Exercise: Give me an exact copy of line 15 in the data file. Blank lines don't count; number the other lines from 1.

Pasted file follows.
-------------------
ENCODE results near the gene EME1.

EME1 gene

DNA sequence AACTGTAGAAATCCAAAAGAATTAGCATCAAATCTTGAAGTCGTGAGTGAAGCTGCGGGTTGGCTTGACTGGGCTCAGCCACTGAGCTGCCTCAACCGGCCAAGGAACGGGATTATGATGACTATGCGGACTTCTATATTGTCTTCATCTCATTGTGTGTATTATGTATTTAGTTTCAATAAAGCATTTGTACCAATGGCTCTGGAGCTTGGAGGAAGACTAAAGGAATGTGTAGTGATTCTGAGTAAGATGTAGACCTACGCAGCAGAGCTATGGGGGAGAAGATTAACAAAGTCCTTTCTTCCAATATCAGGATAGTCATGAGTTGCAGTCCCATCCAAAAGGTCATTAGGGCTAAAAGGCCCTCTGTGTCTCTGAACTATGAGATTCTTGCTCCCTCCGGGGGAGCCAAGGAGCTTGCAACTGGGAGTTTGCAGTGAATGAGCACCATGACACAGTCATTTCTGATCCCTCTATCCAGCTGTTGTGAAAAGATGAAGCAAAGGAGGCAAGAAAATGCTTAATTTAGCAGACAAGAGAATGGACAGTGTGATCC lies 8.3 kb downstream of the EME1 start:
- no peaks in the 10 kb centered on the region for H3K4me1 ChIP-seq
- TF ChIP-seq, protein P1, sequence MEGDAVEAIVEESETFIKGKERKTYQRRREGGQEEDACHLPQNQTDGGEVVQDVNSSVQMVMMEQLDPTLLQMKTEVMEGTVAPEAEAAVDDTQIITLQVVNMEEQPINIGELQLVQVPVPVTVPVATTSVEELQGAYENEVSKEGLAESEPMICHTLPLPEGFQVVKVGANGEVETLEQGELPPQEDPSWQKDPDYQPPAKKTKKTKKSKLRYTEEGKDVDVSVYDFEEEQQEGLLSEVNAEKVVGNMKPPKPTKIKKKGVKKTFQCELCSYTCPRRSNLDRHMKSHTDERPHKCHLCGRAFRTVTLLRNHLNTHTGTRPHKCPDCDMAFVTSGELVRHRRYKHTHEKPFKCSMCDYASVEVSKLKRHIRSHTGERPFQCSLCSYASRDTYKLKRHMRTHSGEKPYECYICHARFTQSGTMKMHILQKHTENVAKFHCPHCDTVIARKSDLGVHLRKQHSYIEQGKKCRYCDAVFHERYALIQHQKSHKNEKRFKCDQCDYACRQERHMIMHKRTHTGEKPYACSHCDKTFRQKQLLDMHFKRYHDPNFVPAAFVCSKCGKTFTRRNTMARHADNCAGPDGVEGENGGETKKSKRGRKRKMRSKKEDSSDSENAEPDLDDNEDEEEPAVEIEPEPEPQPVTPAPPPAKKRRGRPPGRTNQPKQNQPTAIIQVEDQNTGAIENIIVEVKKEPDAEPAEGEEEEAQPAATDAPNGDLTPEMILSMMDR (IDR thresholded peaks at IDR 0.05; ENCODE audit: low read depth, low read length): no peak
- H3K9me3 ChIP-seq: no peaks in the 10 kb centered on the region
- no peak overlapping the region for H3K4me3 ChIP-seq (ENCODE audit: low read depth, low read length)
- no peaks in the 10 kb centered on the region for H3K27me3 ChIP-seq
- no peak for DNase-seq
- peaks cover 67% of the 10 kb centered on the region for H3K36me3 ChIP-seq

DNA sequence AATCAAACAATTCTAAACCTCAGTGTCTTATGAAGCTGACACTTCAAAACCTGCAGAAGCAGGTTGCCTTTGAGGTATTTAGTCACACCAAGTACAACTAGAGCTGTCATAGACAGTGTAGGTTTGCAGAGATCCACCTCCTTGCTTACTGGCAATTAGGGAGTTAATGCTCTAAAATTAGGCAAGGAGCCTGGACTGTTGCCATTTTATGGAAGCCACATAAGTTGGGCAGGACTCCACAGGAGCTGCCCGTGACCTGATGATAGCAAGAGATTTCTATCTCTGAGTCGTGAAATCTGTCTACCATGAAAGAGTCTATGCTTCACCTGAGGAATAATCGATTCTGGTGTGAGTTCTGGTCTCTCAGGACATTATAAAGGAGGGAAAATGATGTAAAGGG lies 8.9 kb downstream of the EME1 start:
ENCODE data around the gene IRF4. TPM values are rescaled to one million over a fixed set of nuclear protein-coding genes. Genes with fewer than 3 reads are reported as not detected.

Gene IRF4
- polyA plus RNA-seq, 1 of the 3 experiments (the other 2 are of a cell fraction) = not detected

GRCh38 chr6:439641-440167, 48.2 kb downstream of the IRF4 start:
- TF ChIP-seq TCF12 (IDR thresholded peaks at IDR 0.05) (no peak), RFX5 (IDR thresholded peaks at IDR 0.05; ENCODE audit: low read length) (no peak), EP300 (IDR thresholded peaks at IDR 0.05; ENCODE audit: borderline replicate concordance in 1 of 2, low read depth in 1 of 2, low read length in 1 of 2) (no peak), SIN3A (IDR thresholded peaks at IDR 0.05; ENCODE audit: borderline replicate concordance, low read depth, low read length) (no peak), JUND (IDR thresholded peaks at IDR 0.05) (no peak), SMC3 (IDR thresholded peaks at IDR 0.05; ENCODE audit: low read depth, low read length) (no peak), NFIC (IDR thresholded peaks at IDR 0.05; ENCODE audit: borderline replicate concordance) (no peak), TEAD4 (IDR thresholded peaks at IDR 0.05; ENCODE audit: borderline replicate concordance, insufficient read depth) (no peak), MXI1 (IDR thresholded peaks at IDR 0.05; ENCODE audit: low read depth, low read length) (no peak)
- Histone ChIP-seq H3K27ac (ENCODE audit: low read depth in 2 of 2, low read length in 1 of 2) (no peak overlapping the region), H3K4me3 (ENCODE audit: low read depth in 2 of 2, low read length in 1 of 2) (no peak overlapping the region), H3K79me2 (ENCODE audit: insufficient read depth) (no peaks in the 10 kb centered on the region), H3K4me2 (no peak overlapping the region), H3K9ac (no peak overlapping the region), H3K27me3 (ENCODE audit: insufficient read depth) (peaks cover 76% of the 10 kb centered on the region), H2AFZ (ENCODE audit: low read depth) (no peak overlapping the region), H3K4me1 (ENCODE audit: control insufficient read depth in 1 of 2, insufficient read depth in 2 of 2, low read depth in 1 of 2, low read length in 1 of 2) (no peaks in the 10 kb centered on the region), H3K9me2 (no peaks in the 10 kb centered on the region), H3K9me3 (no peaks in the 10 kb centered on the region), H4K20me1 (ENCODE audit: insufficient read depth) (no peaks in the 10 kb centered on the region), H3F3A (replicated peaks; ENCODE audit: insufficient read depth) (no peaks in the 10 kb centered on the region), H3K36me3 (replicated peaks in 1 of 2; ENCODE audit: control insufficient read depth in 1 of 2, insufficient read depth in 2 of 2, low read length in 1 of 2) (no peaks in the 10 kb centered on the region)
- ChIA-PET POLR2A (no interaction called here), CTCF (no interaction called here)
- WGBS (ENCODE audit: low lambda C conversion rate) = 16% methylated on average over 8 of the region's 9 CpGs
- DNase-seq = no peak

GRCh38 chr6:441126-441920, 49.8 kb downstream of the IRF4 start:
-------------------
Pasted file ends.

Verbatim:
GRCh38 chr6:439641-440167, 48.2 kb downstream of the IRF4 start: